Behavioural Science is a rapidly expanding field and everyday new research is being developed in academia, tested and implemented by practitioners in financial organisation, development agencies, government ‘nudge’ units and more. This interview is part of a series interviewing prominent people in the field. And in today's interview the answers are provided by Cristine Legare. Cristine is a professor of psychology and the director of the Center for Applied Cognitive Science at The University of Texas at Austin. Her research examines how the human mind enables us to learn, create, and transmit culture. She conducts comparisons across age, culture, and species to address fundamental questions about cognitive and cultural evolution. Her primary areas of expertise include child development, international education, science education, and global public health.
Who or what got you into behavioural science?
Experiencing cultural diversity in healthcare practices first hand piqued my interest in behavioral science. I spent several years studying how South African youth and adults explain what causes AIDS, and got interested in interdisciplinary approaches to understanding complex cultural ecologies of health.
What is the accomplishment you are proudest of as a Behavioural scientist? And what do you still want to achieve?
I am proud of building a research program in applied cognitive science. That entails applying the theoretical and methodological tools of cognitive science to solving applied problems and answering open questions in global development, international education, and public health. I want to continue to use the tools of multiple social scientific disciplines to study how insights from behavioral science can translate into more efficacious outcomes.
If you weren’t a behavioural scientist, what would you be doing?
I would be a wildlife biologist. I spend much of my free time observing animals in their natural environments (in the wild and on the screen).
How do you apply behavioural science in your personal life? As just one example, I apply insights from my research on ritual to my personal life. We all engage in rituals, often without realizing it and fail to recognize the potential these practices have to transform our personal, interpersonal, and professional lives. Knowledge of the functions of ritual allows individuals, groups, and organizations to leverage them to achieve goals and to solve conflicts. Rather than viewing rituals as superfluous, optional, and even burdensome, understanding the functions of ritual is essential to effectively managing personal, interpersonal, and communal behavior. Rituals exist because they serve critical social functions, from celebrating important life transitions to solidifying group identity, to achieving collective goals. There are good reasons people spend time, money, and energy engaging in these essential activities; rituals are the behavioral programming of our species.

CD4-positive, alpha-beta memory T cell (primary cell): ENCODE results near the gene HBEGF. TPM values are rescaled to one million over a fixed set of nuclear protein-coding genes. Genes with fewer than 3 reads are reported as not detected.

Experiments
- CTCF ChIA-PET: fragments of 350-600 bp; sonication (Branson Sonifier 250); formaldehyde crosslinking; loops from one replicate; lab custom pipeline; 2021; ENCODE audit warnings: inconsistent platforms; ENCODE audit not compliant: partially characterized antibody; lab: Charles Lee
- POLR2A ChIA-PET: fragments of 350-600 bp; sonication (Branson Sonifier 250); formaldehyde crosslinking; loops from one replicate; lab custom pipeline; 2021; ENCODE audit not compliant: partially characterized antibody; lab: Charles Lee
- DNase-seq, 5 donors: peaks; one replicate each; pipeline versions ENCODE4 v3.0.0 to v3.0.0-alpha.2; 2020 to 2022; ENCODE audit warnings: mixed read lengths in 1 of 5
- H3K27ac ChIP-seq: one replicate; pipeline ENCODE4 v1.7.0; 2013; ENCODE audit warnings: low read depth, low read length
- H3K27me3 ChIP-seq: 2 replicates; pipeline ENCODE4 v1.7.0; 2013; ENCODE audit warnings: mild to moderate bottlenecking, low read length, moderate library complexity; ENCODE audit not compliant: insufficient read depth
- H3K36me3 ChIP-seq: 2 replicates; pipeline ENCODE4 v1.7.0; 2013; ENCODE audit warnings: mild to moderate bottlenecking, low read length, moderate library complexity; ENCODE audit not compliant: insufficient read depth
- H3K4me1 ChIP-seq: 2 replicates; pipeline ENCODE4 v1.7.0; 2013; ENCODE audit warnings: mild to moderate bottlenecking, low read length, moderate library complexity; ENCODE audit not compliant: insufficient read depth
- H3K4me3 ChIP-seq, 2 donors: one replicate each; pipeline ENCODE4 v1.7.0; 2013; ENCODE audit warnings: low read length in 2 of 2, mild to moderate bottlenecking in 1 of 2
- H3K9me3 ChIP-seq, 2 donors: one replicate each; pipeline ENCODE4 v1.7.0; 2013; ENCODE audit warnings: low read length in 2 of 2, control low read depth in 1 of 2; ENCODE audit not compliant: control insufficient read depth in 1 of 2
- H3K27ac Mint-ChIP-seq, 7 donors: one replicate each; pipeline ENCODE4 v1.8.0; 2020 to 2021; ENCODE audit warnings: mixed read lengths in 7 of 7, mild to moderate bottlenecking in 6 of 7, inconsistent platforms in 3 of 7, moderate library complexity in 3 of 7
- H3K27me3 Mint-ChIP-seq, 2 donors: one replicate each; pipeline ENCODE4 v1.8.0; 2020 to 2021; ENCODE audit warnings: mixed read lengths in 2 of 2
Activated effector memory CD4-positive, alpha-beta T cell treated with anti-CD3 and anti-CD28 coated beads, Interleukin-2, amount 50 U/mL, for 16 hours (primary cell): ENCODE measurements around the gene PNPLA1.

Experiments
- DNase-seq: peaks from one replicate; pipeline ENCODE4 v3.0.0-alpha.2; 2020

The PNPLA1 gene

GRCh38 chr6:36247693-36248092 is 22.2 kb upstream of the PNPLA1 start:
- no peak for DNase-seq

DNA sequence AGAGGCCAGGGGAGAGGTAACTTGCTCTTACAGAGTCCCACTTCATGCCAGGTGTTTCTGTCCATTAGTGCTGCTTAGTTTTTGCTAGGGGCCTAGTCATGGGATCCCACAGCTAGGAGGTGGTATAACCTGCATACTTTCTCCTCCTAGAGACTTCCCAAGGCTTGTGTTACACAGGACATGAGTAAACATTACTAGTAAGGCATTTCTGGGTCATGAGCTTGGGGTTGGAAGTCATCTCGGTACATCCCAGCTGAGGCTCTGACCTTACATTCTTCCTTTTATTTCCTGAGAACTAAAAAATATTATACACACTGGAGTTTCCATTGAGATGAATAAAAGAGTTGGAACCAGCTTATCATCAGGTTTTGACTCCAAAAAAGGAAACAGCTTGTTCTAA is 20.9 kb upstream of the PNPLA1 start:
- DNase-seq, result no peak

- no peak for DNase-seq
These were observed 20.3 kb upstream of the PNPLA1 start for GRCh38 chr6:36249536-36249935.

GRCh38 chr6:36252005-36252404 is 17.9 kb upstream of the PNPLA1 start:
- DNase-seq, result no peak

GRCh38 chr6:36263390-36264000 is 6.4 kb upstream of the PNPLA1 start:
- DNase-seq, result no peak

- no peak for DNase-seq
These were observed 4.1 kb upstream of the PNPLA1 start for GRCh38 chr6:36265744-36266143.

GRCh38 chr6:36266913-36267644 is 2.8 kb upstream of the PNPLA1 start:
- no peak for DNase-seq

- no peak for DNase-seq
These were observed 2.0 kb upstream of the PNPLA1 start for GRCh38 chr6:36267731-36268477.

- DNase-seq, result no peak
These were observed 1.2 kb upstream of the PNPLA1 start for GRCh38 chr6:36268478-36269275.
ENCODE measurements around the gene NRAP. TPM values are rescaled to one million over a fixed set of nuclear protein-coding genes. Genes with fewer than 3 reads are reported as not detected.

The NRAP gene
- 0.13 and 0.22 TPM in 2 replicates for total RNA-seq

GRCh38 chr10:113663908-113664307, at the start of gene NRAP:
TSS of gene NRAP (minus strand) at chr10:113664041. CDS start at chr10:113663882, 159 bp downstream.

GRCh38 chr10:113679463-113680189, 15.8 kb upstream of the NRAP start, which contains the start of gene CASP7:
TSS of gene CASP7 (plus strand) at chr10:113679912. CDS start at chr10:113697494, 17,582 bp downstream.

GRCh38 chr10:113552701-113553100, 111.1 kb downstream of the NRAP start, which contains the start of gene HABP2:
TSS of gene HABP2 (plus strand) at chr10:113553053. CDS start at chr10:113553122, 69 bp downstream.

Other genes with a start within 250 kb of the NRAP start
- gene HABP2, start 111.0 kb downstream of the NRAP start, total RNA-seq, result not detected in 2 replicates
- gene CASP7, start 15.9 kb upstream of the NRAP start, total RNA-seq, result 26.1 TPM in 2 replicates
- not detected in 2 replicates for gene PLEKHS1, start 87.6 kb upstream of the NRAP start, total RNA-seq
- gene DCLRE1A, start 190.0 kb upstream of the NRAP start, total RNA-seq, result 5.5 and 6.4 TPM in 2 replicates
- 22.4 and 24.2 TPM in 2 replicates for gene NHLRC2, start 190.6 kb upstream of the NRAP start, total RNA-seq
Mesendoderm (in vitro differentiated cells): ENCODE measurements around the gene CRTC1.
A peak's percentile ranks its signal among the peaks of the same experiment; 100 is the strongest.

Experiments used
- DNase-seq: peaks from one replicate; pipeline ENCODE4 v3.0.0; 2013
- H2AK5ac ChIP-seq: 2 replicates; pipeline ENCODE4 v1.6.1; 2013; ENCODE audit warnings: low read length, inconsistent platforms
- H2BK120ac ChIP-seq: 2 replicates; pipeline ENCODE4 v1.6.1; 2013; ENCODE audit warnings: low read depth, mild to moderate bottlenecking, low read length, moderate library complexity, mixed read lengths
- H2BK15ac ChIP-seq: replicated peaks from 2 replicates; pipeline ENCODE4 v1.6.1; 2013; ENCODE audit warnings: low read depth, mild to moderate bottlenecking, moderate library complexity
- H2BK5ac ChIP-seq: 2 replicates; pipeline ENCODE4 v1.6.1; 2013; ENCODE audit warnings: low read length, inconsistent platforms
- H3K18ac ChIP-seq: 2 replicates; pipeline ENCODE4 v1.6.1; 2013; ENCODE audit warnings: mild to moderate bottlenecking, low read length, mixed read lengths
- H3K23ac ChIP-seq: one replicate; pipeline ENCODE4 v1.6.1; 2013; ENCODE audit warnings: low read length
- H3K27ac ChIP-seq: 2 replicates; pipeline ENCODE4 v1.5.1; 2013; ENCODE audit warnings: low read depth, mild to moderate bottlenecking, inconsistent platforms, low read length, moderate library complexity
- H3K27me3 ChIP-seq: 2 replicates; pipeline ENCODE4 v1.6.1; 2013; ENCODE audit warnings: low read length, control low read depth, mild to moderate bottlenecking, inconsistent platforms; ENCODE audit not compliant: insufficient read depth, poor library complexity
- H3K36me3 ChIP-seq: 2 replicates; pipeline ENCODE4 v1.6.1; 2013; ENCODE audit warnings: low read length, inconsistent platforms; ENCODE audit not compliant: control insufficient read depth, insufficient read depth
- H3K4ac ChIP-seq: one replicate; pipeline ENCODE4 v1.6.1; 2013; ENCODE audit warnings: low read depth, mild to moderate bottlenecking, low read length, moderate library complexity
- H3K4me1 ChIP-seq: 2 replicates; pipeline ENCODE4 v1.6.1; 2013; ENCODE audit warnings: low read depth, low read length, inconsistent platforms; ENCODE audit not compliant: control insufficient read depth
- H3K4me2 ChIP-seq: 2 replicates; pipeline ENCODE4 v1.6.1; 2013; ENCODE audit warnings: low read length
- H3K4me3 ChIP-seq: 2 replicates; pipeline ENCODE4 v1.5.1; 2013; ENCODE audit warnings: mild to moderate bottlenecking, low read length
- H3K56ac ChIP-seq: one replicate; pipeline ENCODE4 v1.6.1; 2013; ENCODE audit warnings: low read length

With all your experience, what skills would you say are needed to be a behavioural scientist? Are there any recommendations you would make?
It is critical to invest in cutting edge statistical training, collaborative problem solving techniques, and writing and communication skills. My interdisciplinary background in anthropology and biology has been very helpful in approaching psychological questions in innovative ways. Read outside your discipline, and collaborate with people who do not have identical expertise. Learn the core research questions in your discipline, and study them in creative ways.
How do you think behavioural science will develop (in the next 10 years)?
The world is ever more interconnected; the COVID pandemic has made this impossible to deny. Globalization and technology have increased the pace of cultural transmission, providing unprecedented opportunities to study cultural change, transformation, and innovation. It has also introduced social inequality and a variety of socioecological problems that the human population must tackle together. The social and biological sciences must take an active role in translating basic insights about cognition, behavior, and social organizations to tackle applied problems.
Which other behavioural scientists would you love to read an interview by?
Neela Saldhana and Nachiket Mor.
Thank you so much for taking the time to write down these amazing answers Cristine! I will most definitely reach out to Nachiket, I've had the pleasure of interviewing Neela already :)
As I said before, this interview is part of a larger series which can also be found here on the blog. Make sure you don't miss any of those, nor any of the upcoming interviews!
Keep your eye on Money on the Mind!